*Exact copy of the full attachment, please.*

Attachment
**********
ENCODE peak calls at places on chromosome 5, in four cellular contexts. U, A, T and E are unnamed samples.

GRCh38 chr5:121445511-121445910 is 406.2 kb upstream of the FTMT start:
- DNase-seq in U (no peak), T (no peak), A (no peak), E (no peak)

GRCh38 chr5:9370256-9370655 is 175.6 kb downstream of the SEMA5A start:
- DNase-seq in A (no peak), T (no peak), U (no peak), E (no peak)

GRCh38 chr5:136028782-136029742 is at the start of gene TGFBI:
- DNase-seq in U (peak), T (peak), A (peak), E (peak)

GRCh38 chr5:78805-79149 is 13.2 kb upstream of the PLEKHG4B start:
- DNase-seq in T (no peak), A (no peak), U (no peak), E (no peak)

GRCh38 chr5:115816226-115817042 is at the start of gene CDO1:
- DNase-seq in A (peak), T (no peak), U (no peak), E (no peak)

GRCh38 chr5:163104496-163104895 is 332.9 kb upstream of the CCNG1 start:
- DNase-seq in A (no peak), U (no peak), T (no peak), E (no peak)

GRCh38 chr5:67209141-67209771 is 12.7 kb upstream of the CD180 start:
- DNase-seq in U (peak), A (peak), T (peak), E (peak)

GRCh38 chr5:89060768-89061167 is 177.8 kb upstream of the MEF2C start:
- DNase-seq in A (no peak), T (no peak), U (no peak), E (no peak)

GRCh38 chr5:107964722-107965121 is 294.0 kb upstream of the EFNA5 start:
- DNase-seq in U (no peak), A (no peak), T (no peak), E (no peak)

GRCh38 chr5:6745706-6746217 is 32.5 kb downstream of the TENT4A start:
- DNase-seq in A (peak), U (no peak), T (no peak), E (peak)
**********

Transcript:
ENCODE peak calls at places on chromosome 5, in four cellular contexts. U, A, T and E are unnamed samples.

GRCh38 chr5:121445511-121445910 is 406.2 kb upstream of the FTMT start:
- DNase-seq in U (no peak), T (no peak), A (no peak), E (no peak)

GRCh38 chr5:9370256-9370655 is 175.6 kb downstream of the SEMA5A start:
- DNase-seq in A (no peak), T (no peak), U (no peak), E (no peak)

GRCh38 chr5:136028782-136029742 is at the start of gene TGFBI:
- DNase-seq in U (peak), T (peak), A (peak), E (peak)

GRCh38 chr5:78805-79149 is 13.2 kb upstream of the PLEKHG4B start:
- DNase-seq in T (no peak), A (no peak), U (no peak), E (no peak)

GRCh38 chr5:115816226-115817042 is at the start of gene CDO1:
- DNase-seq in A (peak), T (no peak), U (no peak), E (no peak)

GRCh38 chr5:163104496-163104895 is 332.9 kb upstream of the CCNG1 start:
- DNase-seq in A (no peak), U (no peak), T (no peak), E (no peak)

GRCh38 chr5:67209141-67209771 is 12.7 kb upstream of the CD180 start:
- DNase-seq in U (peak), A (peak), T (peak), E (peak)

GRCh38 chr5:89060768-89061167 is 177.8 kb upstream of the MEF2C start:
- DNase-seq in A (no peak), T (no peak), U (no peak), E (no peak)

GRCh38 chr5:107964722-107965121 is 294.0 kb upstream of the EFNA5 start:
- DNase-seq in U (no peak), A (no peak), T (no peak), E (no peak)

GRCh38 chr5:6745706-6746217 is 32.5 kb downstream of the TENT4A start:
- DNase-seq in A (peak), U (no peak), T (no peak), E (peak)